Anthony Perkins and Charmian Carr do the singing. Their four songs have been performed elsewhere, notably in tandem with the 2001 pre-Lincoln Center recording of The Frogs [Nonesuch 79638]. The Nonesuch might arguably have better performances of the songs, by Neil Patrick Harris and Theresa McCarthy; but the original soundtrack album, which now makes its initial official appearance, puts them in context with the rest of the music of the piece. Orchestrations are by Norman Paris (husband to Dorothy Loudon), who also conducted; not as expert as the Tunick orchs on the Frogs album, but they work splendidly for this eerie, pre-Company Sondheim. It is unclear exactly who wrote the incidental music; David Shire, who worked with Sondheim on both Whistle and Company, is credited in some sources for the incidentals (though not on the released soundtrack album, where he is listed as assistant to the conductor). One assumes that is Shire playing the piano, especially prominent on the opening number and "Take Me to the World."
Various labels seem to have considered releasing "Evening Primrose" over the years; we can be especially glad that someone has finally done it, the someone being Bruce Kimmel of Kritzerland (who, back in the early days of the CD, started the reissue-of-out-of-print-cast-album ball rolling with his release of A Funny Thing Happened on the Way to the Forum). This is a limited edition of 3,000 copies. Yes, there are only four songs on this thirty-five minute album; not all that much material, true. But that shouldn't stop Sondheim fans, even if they have the songs elsewhere on their CD shelves.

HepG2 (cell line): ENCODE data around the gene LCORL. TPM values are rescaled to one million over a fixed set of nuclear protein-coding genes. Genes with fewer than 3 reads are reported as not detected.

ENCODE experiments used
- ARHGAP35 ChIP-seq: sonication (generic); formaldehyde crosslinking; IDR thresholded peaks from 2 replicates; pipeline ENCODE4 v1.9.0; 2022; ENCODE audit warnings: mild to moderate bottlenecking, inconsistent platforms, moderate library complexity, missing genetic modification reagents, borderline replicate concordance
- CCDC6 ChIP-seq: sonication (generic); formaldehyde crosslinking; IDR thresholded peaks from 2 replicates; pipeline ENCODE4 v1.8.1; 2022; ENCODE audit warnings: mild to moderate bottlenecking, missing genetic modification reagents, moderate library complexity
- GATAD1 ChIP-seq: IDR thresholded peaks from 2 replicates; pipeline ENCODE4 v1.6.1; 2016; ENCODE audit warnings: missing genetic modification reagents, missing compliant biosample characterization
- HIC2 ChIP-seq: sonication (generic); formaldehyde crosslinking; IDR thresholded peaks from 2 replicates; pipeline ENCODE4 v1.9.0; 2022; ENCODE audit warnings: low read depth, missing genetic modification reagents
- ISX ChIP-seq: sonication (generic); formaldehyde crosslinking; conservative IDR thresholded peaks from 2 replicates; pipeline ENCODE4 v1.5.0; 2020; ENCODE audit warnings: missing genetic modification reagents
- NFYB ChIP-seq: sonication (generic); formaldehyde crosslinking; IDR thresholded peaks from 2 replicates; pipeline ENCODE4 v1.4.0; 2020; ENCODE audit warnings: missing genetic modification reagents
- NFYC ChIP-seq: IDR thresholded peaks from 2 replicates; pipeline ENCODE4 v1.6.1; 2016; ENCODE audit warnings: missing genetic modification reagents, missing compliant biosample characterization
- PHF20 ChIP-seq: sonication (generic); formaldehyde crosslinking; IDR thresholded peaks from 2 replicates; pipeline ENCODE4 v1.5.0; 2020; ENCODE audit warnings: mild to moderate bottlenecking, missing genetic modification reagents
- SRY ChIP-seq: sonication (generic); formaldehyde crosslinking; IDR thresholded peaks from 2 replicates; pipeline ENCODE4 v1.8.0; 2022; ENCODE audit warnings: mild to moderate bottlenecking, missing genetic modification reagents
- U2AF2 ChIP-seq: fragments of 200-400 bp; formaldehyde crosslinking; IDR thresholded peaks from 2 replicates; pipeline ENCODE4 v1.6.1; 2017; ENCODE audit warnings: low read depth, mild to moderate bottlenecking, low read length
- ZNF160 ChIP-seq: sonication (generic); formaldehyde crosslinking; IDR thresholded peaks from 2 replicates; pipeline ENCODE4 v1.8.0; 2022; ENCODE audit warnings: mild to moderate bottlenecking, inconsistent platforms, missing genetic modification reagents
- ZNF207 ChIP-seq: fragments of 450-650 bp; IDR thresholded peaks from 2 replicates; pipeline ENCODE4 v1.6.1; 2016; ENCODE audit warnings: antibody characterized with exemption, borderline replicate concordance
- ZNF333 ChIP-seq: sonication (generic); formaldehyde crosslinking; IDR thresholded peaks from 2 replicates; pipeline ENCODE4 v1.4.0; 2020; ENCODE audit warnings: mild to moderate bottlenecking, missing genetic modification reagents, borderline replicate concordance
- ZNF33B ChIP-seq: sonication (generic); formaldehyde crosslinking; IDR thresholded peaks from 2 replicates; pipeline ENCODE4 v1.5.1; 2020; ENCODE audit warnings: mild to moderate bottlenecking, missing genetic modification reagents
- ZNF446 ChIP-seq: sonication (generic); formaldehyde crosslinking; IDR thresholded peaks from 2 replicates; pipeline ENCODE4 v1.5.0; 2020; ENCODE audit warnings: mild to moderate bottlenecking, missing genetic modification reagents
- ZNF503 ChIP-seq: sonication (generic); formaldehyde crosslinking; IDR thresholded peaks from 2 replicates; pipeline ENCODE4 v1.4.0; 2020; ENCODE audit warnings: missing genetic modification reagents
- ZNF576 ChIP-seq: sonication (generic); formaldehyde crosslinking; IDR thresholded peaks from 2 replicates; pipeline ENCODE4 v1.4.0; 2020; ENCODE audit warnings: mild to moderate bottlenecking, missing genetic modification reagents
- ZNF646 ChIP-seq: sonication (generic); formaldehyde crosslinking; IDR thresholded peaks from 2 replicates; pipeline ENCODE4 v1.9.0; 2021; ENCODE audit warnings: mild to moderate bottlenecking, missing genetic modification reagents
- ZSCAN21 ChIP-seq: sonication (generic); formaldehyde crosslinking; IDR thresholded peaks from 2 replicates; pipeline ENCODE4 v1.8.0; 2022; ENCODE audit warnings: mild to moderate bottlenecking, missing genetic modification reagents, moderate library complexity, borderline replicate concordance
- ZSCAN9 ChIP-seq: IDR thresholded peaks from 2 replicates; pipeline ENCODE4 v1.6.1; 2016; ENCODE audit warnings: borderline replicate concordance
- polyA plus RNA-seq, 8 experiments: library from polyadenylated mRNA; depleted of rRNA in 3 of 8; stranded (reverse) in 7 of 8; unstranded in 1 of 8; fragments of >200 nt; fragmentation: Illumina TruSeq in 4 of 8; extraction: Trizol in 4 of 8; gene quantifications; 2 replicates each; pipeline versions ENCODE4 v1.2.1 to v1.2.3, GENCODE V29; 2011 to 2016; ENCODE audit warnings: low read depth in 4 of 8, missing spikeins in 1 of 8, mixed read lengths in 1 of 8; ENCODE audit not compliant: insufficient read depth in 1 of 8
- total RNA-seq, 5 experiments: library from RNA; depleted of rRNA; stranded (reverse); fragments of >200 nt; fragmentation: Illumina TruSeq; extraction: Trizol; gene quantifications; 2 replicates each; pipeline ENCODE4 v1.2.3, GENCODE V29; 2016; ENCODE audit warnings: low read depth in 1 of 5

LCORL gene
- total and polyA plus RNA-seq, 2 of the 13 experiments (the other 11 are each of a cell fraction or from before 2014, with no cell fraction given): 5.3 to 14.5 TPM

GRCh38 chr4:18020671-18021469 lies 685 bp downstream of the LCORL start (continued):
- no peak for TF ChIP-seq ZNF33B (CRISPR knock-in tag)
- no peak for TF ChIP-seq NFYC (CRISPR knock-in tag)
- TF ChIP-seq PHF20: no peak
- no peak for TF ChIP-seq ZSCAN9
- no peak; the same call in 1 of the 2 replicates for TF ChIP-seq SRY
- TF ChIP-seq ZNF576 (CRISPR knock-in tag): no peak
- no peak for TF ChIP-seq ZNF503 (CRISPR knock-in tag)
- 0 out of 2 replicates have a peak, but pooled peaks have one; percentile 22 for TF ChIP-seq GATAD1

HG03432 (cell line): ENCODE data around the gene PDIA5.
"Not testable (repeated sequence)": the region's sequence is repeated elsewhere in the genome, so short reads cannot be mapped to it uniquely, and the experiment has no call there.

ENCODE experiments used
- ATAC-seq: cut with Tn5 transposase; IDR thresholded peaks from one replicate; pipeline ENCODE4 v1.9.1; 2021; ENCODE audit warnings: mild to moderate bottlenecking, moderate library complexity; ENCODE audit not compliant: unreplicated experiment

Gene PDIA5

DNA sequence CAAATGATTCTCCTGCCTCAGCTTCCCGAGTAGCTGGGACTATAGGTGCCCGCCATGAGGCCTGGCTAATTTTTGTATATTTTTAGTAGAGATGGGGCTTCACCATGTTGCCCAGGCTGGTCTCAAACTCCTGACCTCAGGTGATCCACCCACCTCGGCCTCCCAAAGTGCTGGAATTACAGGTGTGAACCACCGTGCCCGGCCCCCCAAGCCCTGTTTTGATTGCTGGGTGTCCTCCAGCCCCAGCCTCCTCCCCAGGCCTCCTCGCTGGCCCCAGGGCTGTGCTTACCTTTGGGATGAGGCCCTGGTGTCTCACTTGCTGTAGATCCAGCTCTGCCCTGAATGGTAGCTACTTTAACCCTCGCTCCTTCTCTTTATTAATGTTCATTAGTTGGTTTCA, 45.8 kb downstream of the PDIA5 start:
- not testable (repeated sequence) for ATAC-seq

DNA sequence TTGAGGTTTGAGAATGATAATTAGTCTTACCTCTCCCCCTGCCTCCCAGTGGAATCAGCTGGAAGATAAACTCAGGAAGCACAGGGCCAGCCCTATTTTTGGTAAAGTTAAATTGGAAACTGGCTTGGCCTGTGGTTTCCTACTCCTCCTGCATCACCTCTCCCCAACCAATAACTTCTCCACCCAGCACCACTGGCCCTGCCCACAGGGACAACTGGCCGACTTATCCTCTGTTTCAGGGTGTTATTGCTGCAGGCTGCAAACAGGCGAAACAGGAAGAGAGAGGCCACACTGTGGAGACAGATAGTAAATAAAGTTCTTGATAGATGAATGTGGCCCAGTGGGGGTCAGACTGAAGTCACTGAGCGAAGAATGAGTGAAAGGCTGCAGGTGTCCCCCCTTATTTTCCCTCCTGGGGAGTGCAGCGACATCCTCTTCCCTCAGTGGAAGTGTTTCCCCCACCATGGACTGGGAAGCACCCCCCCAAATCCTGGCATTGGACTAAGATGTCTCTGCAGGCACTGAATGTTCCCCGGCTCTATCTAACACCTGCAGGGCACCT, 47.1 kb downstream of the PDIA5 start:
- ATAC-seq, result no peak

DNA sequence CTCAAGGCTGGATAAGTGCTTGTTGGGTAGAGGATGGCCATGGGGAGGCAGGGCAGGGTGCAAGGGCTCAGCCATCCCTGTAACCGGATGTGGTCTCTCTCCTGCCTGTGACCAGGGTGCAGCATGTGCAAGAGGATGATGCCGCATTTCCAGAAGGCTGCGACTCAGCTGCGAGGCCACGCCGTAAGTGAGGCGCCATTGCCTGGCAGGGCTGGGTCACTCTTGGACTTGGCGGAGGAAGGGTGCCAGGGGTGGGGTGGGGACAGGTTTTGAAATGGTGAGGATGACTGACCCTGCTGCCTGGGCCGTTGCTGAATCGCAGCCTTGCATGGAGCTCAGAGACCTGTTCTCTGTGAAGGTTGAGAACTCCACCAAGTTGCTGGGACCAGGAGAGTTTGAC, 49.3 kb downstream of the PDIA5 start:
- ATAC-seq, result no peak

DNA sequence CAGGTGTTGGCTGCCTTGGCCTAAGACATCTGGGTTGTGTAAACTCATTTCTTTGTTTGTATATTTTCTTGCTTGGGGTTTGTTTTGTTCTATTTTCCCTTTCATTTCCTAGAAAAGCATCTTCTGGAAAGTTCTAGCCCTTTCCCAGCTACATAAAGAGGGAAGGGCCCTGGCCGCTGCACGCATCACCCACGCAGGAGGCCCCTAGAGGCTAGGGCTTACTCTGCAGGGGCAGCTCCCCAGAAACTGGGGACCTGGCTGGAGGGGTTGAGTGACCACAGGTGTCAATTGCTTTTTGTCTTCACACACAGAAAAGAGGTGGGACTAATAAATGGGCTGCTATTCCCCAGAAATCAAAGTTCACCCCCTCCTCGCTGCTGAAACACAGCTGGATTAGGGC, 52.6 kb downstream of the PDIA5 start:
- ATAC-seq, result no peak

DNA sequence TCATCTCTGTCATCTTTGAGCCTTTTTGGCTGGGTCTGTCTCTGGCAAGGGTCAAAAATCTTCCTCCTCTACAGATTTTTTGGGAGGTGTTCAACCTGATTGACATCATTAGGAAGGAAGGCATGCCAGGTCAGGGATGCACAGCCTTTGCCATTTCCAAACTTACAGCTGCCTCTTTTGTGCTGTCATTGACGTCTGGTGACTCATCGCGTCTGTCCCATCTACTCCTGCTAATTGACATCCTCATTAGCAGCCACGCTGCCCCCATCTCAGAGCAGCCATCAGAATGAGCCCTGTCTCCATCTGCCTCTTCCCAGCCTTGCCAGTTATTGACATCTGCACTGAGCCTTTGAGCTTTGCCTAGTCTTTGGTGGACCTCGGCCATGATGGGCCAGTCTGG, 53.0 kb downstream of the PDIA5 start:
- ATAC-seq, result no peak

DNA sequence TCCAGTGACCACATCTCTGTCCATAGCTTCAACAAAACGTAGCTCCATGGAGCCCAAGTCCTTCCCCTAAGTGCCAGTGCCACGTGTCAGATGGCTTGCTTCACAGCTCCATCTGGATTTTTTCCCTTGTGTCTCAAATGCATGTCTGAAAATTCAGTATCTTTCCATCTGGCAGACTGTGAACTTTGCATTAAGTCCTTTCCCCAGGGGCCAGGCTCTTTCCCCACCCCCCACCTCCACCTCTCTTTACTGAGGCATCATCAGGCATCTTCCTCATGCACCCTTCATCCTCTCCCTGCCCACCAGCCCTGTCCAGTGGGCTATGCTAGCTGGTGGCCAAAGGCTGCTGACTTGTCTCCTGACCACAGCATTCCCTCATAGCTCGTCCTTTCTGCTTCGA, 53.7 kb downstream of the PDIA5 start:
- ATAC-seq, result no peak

In addition to enjoying the material, those with sharp ears will have fun identifying numerous musical jots that appear elsewhere in the master's work. (The tag of "If You Can Find Me I'm Here" is an obvious one to those familiar with the opening number of Company and "I'm Still Here.") Additionally, this treasurable "Evening Primrose" preserves the performance of Tony Perkins, who is especially well suited to the material. Perkins was originally announced as the leading man of Company; this album gives us a good idea of what he might have sounded like had he gone ahead and played Bobby Baby.